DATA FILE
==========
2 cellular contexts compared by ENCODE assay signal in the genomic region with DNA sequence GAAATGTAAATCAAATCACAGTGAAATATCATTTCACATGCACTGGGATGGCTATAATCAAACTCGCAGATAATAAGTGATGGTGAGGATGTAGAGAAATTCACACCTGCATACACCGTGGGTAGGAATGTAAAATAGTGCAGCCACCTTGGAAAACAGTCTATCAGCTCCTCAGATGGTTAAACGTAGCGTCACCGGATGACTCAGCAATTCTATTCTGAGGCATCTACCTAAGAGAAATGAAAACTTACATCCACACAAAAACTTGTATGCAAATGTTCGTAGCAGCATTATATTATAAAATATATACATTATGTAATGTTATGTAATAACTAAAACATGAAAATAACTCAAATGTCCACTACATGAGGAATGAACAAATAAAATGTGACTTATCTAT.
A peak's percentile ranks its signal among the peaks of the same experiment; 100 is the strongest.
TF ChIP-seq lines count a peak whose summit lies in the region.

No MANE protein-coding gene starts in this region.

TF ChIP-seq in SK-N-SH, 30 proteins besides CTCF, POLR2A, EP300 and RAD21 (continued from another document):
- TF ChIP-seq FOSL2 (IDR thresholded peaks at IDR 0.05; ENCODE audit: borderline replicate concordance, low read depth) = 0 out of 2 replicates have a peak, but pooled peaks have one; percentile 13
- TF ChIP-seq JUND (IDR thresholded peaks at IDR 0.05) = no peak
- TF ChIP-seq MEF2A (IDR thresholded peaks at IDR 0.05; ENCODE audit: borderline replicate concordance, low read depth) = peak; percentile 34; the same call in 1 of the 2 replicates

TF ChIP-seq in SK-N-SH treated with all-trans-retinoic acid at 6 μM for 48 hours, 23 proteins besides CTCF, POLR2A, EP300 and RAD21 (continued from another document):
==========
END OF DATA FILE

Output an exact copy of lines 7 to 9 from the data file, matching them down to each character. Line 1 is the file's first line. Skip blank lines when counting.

- TF ChIP-seq JUND (IDR thresholded peaks at IDR 0.05) = no peak
- TF ChIP-seq MEF2A (IDR thresholded peaks at IDR 0.05; ENCODE audit: borderline replicate concordance, low read depth) = peak; percentile 34; the same call in 1 of the 2 replicates

TF ChIP-seq in SK-N-SH treated with all-trans-retinoic acid at 6 μM for 48 hours, 23 proteins besides CTCF, POLR2A, EP300 and RAD21 (continued from another document):